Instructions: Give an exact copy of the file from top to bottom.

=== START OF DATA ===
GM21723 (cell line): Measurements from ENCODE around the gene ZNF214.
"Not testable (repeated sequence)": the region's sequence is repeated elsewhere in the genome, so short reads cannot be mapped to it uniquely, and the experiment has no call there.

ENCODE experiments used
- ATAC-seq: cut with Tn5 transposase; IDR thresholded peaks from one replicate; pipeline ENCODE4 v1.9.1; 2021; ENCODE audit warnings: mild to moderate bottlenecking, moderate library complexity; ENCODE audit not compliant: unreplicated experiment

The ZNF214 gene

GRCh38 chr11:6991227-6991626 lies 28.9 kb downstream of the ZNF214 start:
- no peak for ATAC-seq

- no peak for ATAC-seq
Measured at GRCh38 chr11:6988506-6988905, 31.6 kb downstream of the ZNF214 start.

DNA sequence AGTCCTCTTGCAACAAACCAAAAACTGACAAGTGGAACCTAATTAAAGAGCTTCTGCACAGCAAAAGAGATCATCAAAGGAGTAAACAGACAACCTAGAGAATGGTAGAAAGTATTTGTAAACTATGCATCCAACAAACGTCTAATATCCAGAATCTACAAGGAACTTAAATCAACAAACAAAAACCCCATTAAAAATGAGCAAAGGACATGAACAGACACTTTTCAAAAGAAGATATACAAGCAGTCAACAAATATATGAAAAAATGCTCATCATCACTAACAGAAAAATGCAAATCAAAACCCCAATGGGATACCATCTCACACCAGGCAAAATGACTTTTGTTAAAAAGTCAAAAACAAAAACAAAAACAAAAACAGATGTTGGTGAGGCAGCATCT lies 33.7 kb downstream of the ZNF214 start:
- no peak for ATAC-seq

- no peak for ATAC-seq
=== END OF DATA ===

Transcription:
GM21723 (cell line): Measurements from ENCODE around the gene ZNF214.
"Not testable (repeated sequence)": the region's sequence is repeated elsewhere in the genome, so short reads cannot be mapped to it uniquely, and the experiment has no call there.

ENCODE experiments used
- ATAC-seq: cut with Tn5 transposase; IDR thresholded peaks from one replicate; pipeline ENCODE4 v1.9.1; 2021; ENCODE audit warnings: mild to moderate bottlenecking, moderate library complexity; ENCODE audit not compliant: unreplicated experiment

The ZNF214 gene

GRCh38 chr11:6991227-6991626 lies 28.9 kb downstream of the ZNF214 start:
- no peak for ATAC-seq

- no peak for ATAC-seq
Measured at GRCh38 chr11:6988506-6988905, 31.6 kb downstream of the ZNF214 start.

DNA sequence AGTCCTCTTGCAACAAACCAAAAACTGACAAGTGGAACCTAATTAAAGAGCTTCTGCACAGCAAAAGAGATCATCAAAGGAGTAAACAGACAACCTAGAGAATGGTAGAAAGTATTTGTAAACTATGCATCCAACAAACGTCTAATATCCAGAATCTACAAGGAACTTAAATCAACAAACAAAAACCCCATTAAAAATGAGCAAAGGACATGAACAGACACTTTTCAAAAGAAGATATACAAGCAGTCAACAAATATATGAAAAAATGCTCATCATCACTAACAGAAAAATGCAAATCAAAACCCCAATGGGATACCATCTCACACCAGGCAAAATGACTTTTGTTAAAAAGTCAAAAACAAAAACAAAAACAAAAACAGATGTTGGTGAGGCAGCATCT lies 33.7 kb downstream of the ZNF214 start:
- no peak for ATAC-seq

- no peak for ATAC-seq